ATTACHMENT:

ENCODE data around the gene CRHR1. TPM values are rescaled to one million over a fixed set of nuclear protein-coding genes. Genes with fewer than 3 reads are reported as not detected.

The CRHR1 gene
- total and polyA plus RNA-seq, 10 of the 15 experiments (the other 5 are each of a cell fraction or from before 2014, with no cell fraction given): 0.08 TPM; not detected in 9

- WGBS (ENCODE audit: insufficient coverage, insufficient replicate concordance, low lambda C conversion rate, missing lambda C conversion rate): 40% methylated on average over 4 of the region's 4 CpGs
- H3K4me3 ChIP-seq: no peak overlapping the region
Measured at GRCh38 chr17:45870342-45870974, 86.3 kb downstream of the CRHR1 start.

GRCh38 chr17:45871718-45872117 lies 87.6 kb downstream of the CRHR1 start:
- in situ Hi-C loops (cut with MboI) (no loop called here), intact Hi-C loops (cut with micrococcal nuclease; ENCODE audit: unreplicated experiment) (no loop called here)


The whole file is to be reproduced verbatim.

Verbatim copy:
ENCODE data around the gene CRHR1. TPM values are rescaled to one million over a fixed set of nuclear protein-coding genes. Genes with fewer than 3 reads are reported as not detected.

The CRHR1 gene
- total and polyA plus RNA-seq, 10 of the 15 experiments (the other 5 are each of a cell fraction or from before 2014, with no cell fraction given): 0.08 TPM; not detected in 9

- WGBS (ENCODE audit: insufficient coverage, insufficient replicate concordance, low lambda C conversion rate, missing lambda C conversion rate): 40% methylated on average over 4 of the region's 4 CpGs
- H3K4me3 ChIP-seq: no peak overlapping the region
Measured at GRCh38 chr17:45870342-45870974, 86.3 kb downstream of the CRHR1 start.

GRCh38 chr17:45871718-45872117 lies 87.6 kb downstream of the CRHR1 start:
- in situ Hi-C loops (cut with MboI) (no loop called here), intact Hi-C loops (cut with micrococcal nuclease; ENCODE audit: unreplicated experiment) (no loop called here)